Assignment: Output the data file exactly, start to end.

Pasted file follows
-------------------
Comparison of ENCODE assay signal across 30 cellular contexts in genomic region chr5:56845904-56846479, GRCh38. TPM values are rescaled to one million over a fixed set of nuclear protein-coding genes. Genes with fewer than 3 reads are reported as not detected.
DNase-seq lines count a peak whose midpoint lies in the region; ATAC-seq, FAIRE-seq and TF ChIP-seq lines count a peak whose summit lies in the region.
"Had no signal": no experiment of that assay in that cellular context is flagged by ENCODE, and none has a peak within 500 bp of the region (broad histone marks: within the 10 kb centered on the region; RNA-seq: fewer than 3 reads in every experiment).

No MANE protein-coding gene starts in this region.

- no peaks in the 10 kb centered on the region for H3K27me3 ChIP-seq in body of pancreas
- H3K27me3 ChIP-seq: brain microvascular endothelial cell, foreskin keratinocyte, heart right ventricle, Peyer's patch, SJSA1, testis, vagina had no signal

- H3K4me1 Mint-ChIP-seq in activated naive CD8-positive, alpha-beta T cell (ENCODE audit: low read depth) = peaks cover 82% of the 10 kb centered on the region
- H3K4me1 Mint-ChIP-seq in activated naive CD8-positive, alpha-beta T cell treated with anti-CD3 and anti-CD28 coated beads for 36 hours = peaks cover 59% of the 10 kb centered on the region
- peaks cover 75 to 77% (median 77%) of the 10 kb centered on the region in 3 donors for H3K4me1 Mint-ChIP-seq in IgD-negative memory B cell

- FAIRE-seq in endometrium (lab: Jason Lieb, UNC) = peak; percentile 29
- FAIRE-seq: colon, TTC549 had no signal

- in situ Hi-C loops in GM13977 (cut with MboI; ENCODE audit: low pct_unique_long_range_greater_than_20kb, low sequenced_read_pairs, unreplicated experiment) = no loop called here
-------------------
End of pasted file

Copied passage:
Comparison of ENCODE assay signal across 30 cellular contexts in genomic region chr5:56845904-56846479, GRCh38. TPM values are rescaled to one million over a fixed set of nuclear protein-coding genes. Genes with fewer than 3 reads are reported as not detected.
DNase-seq lines count a peak whose midpoint lies in the region; ATAC-seq, FAIRE-seq and TF ChIP-seq lines count a peak whose summit lies in the region.
"Had no signal": no experiment of that assay in that cellular context is flagged by ENCODE, and none has a peak within 500 bp of the region (broad histone marks: within the 10 kb centered on the region; RNA-seq: fewer than 3 reads in every experiment).

No MANE protein-coding gene starts in this region.

- no peaks in the 10 kb centered on the region for H3K27me3 ChIP-seq in body of pancreas
- H3K27me3 ChIP-seq: brain microvascular endothelial cell, foreskin keratinocyte, heart right ventricle, Peyer's patch, SJSA1, testis, vagina had no signal

- H3K4me1 Mint-ChIP-seq in activated naive CD8-positive, alpha-beta T cell (ENCODE audit: low read depth) = peaks cover 82% of the 10 kb centered on the region
- H3K4me1 Mint-ChIP-seq in activated naive CD8-positive, alpha-beta T cell treated with anti-CD3 and anti-CD28 coated beads for 36 hours = peaks cover 59% of the 10 kb centered on the region
- peaks cover 75 to 77% (median 77%) of the 10 kb centered on the region in 3 donors for H3K4me1 Mint-ChIP-seq in IgD-negative memory B cell

- FAIRE-seq in endometrium (lab: Jason Lieb, UNC) = peak; percentile 29
- FAIRE-seq: colon, TTC549 had no signal

- in situ Hi-C loops in GM13977 (cut with MboI; ENCODE audit: low pct_unique_long_range_greater_than_20kb, low sequenced_read_pairs, unreplicated experiment) = no loop called here